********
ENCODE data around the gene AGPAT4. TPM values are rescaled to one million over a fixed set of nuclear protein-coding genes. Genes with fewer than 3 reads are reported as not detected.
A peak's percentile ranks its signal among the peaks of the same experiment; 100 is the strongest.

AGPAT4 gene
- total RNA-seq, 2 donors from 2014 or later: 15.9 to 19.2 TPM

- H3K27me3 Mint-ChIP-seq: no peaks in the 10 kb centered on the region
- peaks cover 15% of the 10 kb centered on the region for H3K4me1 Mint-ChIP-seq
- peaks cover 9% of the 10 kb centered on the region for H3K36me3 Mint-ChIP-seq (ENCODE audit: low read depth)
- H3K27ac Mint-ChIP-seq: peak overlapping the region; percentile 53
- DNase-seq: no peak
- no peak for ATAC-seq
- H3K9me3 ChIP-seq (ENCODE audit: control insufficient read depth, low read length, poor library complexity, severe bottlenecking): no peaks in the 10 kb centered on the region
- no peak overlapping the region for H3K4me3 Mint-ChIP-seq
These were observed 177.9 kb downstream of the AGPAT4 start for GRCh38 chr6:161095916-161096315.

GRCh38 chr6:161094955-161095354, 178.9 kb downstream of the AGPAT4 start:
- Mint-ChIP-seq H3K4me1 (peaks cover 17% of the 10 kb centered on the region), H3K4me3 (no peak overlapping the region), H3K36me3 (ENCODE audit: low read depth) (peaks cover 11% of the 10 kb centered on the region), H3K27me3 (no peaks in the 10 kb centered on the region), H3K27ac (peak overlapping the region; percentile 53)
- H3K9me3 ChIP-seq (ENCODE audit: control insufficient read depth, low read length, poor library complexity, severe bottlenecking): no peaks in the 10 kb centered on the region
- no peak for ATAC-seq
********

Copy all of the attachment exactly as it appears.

ENCODE data around the gene AGPAT4. TPM values are rescaled to one million over a fixed set of nuclear protein-coding genes. Genes with fewer than 3 reads are reported as not detected.
A peak's percentile ranks its signal among the peaks of the same experiment; 100 is the strongest.

AGPAT4 gene
- total RNA-seq, 2 donors from 2014 or later: 15.9 to 19.2 TPM

- H3K27me3 Mint-ChIP-seq: no peaks in the 10 kb centered on the region
- peaks cover 15% of the 10 kb centered on the region for H3K4me1 Mint-ChIP-seq
- peaks cover 9% of the 10 kb centered on the region for H3K36me3 Mint-ChIP-seq (ENCODE audit: low read depth)
- H3K27ac Mint-ChIP-seq: peak overlapping the region; percentile 53
- DNase-seq: no peak
- no peak for ATAC-seq
- H3K9me3 ChIP-seq (ENCODE audit: control insufficient read depth, low read length, poor library complexity, severe bottlenecking): no peaks in the 10 kb centered on the region
- no peak overlapping the region for H3K4me3 Mint-ChIP-seq
These were observed 177.9 kb downstream of the AGPAT4 start for GRCh38 chr6:161095916-161096315.

GRCh38 chr6:161094955-161095354, 178.9 kb downstream of the AGPAT4 start:
- Mint-ChIP-seq H3K4me1 (peaks cover 17% of the 10 kb centered on the region), H3K4me3 (no peak overlapping the region), H3K36me3 (ENCODE audit: low read depth) (peaks cover 11% of the 10 kb centered on the region), H3K27me3 (no peaks in the 10 kb centered on the region), H3K27ac (peak overlapping the region; percentile 53)
- H3K9me3 ChIP-seq (ENCODE audit: control insufficient read depth, low read length, poor library complexity, severe bottlenecking): no peaks in the 10 kb centered on the region
- no peak for ATAC-seq